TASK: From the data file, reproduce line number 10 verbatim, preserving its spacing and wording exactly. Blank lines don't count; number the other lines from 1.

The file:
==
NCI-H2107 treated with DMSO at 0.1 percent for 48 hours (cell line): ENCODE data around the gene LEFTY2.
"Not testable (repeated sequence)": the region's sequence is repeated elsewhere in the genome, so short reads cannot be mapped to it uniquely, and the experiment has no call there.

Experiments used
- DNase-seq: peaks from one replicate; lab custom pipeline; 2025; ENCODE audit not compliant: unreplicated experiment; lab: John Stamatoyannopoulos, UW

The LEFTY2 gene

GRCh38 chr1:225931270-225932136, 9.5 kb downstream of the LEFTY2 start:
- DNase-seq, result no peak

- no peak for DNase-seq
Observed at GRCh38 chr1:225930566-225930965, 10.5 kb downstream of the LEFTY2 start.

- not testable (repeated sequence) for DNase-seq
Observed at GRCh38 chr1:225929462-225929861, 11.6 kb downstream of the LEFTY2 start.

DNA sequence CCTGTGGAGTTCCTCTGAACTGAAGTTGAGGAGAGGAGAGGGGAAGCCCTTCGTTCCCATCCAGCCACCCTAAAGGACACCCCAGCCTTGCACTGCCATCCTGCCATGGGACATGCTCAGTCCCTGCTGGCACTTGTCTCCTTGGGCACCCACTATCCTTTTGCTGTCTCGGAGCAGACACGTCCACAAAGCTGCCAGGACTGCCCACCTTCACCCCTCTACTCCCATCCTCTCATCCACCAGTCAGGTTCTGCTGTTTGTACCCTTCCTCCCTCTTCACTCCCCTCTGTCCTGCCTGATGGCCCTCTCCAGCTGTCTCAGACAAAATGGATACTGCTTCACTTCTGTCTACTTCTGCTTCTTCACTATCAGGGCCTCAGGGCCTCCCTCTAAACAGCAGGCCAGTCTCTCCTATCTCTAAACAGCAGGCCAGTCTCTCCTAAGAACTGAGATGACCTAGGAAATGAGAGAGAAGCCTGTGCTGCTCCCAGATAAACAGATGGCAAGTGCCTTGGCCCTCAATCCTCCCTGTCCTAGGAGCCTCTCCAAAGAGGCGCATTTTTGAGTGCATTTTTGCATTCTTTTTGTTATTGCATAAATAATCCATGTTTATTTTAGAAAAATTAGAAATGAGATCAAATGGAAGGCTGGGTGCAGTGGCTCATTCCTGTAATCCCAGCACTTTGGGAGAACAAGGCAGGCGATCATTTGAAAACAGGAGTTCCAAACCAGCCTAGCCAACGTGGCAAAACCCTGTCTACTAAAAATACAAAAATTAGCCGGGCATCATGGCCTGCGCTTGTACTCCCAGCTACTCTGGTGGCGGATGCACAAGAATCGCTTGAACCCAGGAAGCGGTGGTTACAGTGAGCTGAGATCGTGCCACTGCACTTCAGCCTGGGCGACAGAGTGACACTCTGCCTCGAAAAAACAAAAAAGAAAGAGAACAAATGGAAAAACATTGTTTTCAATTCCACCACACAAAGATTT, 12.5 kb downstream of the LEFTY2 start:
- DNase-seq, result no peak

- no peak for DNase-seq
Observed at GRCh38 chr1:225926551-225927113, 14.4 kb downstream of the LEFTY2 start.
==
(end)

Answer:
- not testable (repeated sequence) for DNase-seq